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Despite protests, Expo 2015 a potential diplomatic setting

Despite protests, Expo 2015 a potential diplomatic setting

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MILAN (AP) — The Expo 2015 world's fair showed potential as a backdrop for serious diplomacy as it opened Friday for a six-month run, even as it also served as a lightning rod for anti-globalization protests.

North Korea stepped out of its isolation as a last-minute participant, and there are signs that Turkey may use the occasion to reach out to the Vatican weeks after it recalled its ambassador to the Holy See over the pope describing the slaughter of Armenians by Ottoman Turks as genocide.

With food as the theme of this year's event, culinary delights from host Italy and beyond will be one of the main draws for the fair's hoped-for 20 million visitors. But the Milan Expo already had greater ambitions, with the Italian government backing a process to create a document of solutions to fight hunger and food waste, among other goals.

A violent protest Friday, however, left torched cars, smashed bank and shop windows and other damage in the streets of downtown Milan, far from Expo's sprawling grounds on the financial capital's outskirts. Protesters split off from a generally non-violent march a few hours after Italian Premier Matteo Renzi inaugurated the fair.

Police fired tear gas and sprayed water after protesters, many wearing scarves or hoods to mask their faces, tossed bottles and incendiary devices, set cars and garbage bins afire and smashed pavement. Firefighters worked to extinguish the blazes. Milan police said 11 officers were injured and that an unspecified number of protesters were detained.

Some marchers' placards protested a high-speed rail line being built in northern Italy as well as Expo 2015 and other "big projects."

With millions of visitors expected to come to Milan for Expo in the coming months, Milan Mayor Giuliano Pisapia said "the delinquents devastating Milan (will) be isolated, identified and punished" without exception.

Bracing for any more violence, police presided over intersections leading to Milan's La Scala opera house, where "Turandot," with a VIP audience, was on the program Friday evening. Only theater workers and those with tickets were being allowed to approach the theater.

In a peaceful protest Thursday by students, participants opposed the inclusion of food corporations like Coca Cola, Nestle and McDonald's in the fair. Protester Selam Tesfai said those companies don't adhere to the Expo's slogans of "feeding the planet" and "energy for life."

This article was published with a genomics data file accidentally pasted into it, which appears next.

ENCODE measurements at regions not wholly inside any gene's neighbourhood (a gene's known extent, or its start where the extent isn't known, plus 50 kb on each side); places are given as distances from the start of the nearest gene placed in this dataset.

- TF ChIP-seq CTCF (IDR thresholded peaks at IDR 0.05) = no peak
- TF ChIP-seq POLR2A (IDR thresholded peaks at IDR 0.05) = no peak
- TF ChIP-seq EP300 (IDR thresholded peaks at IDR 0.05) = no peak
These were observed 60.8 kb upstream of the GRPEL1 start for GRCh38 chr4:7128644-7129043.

"They only gonna to try to make profits on our lives and we are tired of that," she said.

Pope Francis hailed Expo's hunger-fighting goals in a speech Friday delivered by video from Vatican City to a VIP audience at the Expo's inauguration, speaking of the "millions of people who are hungry today, who don't eat today in a way worthy of a human being."

"I'd want every person, starting today, who visits the Expo in Milan, passing through these marvelous pavilions, to be able to feel the presence of those faces," Francis said.

The ambition of the "Milan Charter" is to get individuals, civil groups and businesses to back a series of solutions to hunger, a diplomatic trend that recognizes that some problems are too vast for governments alone to resolve.

"What the Italians are doing with this international exposition is creating a global platform that brings the representatives of 145 countries together convening around a key topic, that is food and food security, and the question of how to feed 9 billion people," said Philip T. Reeker, the U.S. consul general in Milan.

He called it "the essence of public diplomacy" focused on "a policy question that concerns us all."

Still, the Expo could also host more than soft diplomacy.

The Vatican's top culture official, Cardinal Gianfranco Ravasi, welcomed the prospect of an invitation to the Turkish pavilion, and extended his own to Turkish officials to visit the Vatican pavilion "dedicated to themes that can be shared also by the Muslim world." He cited spiritual and physical hunger, charity and fasting.

The addition of North Korea just weeks before the Expo's opening was unexpected. Expo officials included the isolationist nation in a thematic cluster dedicated to islands — more metaphorically than geographically apt. Just what form North Korea's participation in Expo will take wasn't clear because that cluster of pavilions wasn't complete yet.

The U.N. food aid agency began giving North Korea food in the 1990s. Some opponents say this and other aid was siphoned off to North Korea's military and nuclear weapons programs, benefiting the elite and easing pressures on the country's rulers to face North Korea's economic problems.

Not all of the diplomatic signals around Expo have been positive. India, in a drawn-out dispute with Italy over its determination to put two Italian sailors on trial for the shooting deaths at sea of two fishermen, skipped the global event due to the tensions, Expo organizers said.

While the Milan Charter may bring progress on the theme of food security, former Italian diplomat Sergio Romano cautioned against expecting any political breakthroughs on the sidelines.

"Expo, I think, cannot produce any policy whatsoever because it isn't their job. What it can do is get people to the same place with all the possible advantages it can create," said Romano. "It would be wrong to try to produce political results, because it is basically an economic exhibit."


Paolo Santalucia contributed to this report.

Copyright © The Associated Press. All rights reserved. This material may not be published, broadcast, rewritten or redistributed.


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